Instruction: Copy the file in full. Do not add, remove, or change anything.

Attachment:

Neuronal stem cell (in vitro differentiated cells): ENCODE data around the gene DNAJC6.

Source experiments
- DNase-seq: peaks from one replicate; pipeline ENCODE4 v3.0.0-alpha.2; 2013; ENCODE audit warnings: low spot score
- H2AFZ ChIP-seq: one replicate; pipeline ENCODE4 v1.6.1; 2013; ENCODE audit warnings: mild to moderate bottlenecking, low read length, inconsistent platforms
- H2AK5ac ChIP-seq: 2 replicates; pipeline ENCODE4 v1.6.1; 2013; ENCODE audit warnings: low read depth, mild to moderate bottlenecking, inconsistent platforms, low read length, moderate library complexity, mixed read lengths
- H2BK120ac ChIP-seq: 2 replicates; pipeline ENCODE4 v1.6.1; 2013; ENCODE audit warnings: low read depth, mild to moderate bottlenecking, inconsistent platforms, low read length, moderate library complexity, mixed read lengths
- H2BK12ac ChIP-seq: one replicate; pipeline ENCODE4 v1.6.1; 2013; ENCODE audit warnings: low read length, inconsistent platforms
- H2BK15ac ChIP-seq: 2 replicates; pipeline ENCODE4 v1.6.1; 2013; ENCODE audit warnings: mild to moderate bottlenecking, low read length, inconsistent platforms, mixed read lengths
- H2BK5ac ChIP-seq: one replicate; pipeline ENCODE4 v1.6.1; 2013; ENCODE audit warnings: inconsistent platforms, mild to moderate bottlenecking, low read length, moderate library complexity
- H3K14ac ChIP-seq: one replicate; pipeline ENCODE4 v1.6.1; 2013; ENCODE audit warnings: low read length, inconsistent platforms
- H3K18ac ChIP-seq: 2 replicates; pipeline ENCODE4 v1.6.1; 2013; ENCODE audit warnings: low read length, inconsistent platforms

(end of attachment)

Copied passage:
Neuronal stem cell (in vitro differentiated cells): ENCODE data around the gene DNAJC6.

Source experiments
- DNase-seq: peaks from one replicate; pipeline ENCODE4 v3.0.0-alpha.2; 2013; ENCODE audit warnings: low spot score
- H2AFZ ChIP-seq: one replicate; pipeline ENCODE4 v1.6.1; 2013; ENCODE audit warnings: mild to moderate bottlenecking, low read length, inconsistent platforms
- H2AK5ac ChIP-seq: 2 replicates; pipeline ENCODE4 v1.6.1; 2013; ENCODE audit warnings: low read depth, mild to moderate bottlenecking, inconsistent platforms, low read length, moderate library complexity, mixed read lengths
- H2BK120ac ChIP-seq: 2 replicates; pipeline ENCODE4 v1.6.1; 2013; ENCODE audit warnings: low read depth, mild to moderate bottlenecking, inconsistent platforms, low read length, moderate library complexity, mixed read lengths
- H2BK12ac ChIP-seq: one replicate; pipeline ENCODE4 v1.6.1; 2013; ENCODE audit warnings: low read length, inconsistent platforms
- H2BK15ac ChIP-seq: 2 replicates; pipeline ENCODE4 v1.6.1; 2013; ENCODE audit warnings: mild to moderate bottlenecking, low read length, inconsistent platforms, mixed read lengths
- H2BK5ac ChIP-seq: one replicate; pipeline ENCODE4 v1.6.1; 2013; ENCODE audit warnings: inconsistent platforms, mild to moderate bottlenecking, low read length, moderate library complexity
- H3K14ac ChIP-seq: one replicate; pipeline ENCODE4 v1.6.1; 2013; ENCODE audit warnings: low read length, inconsistent platforms
- H3K18ac ChIP-seq: 2 replicates; pipeline ENCODE4 v1.6.1; 2013; ENCODE audit warnings: low read length, inconsistent platforms